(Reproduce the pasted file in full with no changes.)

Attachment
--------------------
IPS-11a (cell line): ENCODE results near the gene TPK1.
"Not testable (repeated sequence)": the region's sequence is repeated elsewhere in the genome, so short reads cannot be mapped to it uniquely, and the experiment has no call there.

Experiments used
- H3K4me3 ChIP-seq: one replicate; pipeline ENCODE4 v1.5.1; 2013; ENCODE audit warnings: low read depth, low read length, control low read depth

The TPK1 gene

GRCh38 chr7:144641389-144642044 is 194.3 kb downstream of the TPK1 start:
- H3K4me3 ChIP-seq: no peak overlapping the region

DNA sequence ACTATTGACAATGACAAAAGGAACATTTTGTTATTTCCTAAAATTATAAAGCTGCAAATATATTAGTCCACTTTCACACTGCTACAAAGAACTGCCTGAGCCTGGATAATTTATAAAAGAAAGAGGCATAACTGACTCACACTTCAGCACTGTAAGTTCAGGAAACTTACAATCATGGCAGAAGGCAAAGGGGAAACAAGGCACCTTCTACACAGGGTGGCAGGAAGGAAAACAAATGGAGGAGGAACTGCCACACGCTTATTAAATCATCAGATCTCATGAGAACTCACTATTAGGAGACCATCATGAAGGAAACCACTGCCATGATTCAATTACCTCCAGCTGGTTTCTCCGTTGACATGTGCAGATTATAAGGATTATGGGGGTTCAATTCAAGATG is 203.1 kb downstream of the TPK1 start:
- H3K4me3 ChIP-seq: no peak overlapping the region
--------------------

IPS-11a (cell line): ENCODE results near the gene TPK1.
"Not testable (repeated sequence)": the region's sequence is repeated elsewhere in the genome, so short reads cannot be mapped to it uniquely, and the experiment has no call there.

Experiments used
- H3K4me3 ChIP-seq: one replicate; pipeline ENCODE4 v1.5.1; 2013; ENCODE audit warnings: low read depth, low read length, control low read depth

The TPK1 gene

GRCh38 chr7:144641389-144642044 is 194.3 kb downstream of the TPK1 start:
- H3K4me3 ChIP-seq: no peak overlapping the region

DNA sequence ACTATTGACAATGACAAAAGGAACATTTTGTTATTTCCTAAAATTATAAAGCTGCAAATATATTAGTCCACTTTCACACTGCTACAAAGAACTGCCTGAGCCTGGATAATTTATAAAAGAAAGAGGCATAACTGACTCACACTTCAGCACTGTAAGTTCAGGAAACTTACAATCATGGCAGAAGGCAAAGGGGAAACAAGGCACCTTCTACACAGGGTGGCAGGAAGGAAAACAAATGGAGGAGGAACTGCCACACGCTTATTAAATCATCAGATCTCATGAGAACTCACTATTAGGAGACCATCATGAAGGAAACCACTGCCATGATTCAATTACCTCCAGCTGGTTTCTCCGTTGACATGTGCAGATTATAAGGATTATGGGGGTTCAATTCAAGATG is 203.1 kb downstream of the TPK1 start:
- H3K4me3 ChIP-seq: no peak overlapping the region